'Exciting and surprising': 23-million-year-old mammalian bones found at dig site in Sask.

Danielle Fraser said they've found bones of large and dog-sized horses, a cat tooth from one that was about the size of a cougar and rhinoceros tusk so far.

Danielle Fraser said they've found horse bones, a cat tooth, and rhinoceros tusk so far

Technician Margaret Currie and student Matthew Brenning digging for fossils in Grasslands National Park. The scientist team is made up of two graduated scientists lead by Danielle Fraser and two students. (Danielle Fraser)

A new site in Grasslands National Park is yielding fossils of 23-million-year-old relatives of modern-day horses, cats and rhinos.

The remote area in the park`s East Block was previously unknown to have mammalian fossils of these types. A survey in the Summer of 2017 showed fossils of horse bones and pieces of rhinoceros tusk. Now, the scientists from the Canadian Museum in Ottawa are back for more.

"On a day-to-day basis we are hiking out to our site, we're digging quarries and hoping to find bones coming out of the rock," lead scientists Danielle Fraser said.

The fossils are from 23 million years ago in the Miocene Era. For context, dinosaurs became extinct around 65 million years ago.

"It's really exciting and surprising to find them in Canada in part because the glaciations that happened during the last ice age pretty much scraped everything off of that age," Fraser said. "And so these types of rocks are really rare in Canada."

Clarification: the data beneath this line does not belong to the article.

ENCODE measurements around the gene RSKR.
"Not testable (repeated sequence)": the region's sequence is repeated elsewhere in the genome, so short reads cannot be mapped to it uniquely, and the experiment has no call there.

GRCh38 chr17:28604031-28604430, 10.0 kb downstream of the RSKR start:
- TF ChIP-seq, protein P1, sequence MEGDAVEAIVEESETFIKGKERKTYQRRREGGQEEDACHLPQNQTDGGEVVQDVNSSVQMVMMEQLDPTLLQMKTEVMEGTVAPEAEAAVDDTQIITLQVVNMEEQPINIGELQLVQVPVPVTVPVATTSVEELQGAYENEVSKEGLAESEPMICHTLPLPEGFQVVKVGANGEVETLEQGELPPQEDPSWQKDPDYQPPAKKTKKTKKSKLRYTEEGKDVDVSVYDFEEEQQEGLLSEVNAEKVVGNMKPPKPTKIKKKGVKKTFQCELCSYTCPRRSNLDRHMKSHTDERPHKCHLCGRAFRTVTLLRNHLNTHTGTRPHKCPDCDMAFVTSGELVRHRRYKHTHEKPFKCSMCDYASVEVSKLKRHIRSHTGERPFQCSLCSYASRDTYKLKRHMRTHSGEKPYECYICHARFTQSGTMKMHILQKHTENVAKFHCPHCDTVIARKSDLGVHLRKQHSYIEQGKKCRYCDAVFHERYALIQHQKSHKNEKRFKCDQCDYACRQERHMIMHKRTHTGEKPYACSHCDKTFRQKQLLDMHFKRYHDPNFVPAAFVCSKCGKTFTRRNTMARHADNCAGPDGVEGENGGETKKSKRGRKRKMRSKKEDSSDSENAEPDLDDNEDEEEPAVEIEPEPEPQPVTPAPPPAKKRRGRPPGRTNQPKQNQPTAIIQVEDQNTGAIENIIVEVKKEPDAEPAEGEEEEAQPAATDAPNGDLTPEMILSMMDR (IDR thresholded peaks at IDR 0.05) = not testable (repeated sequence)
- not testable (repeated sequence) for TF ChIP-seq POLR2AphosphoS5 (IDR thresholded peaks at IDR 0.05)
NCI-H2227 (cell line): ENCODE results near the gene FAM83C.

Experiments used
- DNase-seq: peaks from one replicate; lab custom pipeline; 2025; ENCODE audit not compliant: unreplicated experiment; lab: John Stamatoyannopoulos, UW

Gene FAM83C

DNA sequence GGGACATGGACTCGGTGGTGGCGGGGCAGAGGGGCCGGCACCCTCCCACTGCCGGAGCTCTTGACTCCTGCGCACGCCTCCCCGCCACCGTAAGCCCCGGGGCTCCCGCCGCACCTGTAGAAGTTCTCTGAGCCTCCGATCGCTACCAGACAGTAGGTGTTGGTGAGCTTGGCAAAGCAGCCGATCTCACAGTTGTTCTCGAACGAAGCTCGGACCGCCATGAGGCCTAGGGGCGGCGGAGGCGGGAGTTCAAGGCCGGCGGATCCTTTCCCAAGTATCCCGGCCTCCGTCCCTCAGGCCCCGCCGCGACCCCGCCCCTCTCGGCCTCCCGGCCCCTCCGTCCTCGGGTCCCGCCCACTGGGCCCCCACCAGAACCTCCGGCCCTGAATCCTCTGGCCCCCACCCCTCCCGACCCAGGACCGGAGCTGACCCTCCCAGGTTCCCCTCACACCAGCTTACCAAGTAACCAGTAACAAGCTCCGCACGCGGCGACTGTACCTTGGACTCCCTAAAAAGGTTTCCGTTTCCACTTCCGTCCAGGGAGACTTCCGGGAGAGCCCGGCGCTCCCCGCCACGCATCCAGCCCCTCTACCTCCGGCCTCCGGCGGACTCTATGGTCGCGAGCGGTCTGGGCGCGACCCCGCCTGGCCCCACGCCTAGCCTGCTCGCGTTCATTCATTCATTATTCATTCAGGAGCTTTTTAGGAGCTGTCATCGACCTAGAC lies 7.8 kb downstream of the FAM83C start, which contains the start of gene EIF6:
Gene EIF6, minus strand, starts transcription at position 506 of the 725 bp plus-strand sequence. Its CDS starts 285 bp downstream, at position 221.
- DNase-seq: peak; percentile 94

Fraser said these fossils have only been found in Saskatchewan, Alberta and Devon island in the Arctic.

The species can be identified by their teeth.

"We've discovered at least three species of fossil horse. One of them was about the size of a medium-size dog," Fraser said.

Field student Brigid Christison found a tooth from a carnivore that would have been around 23 million years ago in the Miocene Era. (Danielle Fraser/Twitter)

"We were very excited to find a fossil of a cat that would have been close to the size of a cougar," Fraser said. "We also found a mysterious jaw, that we're not sure. It's not a mammal."

Southern Saskatchewan was very different when these animals lived. Fraser said the Grasslands area would have had been warmer, rainier and had a lot more trees.

Fraser said there was a drying trend between the Miocene Era and modern day which drove the change to the grasslands in North America.

"We probably will be back next year," Fraser said. "We're going to look for small mammals like rabbits and rodents and if we find stuff in those rocks we will definitely be back and it could represent five to 10 years of work."

Danielle Fraser at a site in Grasslands National Park during the initial survey in 2017. (Submitted by Dan Smythe, Canadian Museum of Nature)


Heidi Atter

Mobile Journalist

Heidi Atter is a journalist working in Happy Valley-Goose Bay, Labrador. She has worked as a reporter, videojournalist, mobile journalist, web writer, associate producer, show director, Current Affairs host and radio technician. Heidi has worked in Regina, Edmonton, Wainwright, and in Adazi, Latvia. Story ideas? Email

With files from CBC Saskatchewan's Morning Edition.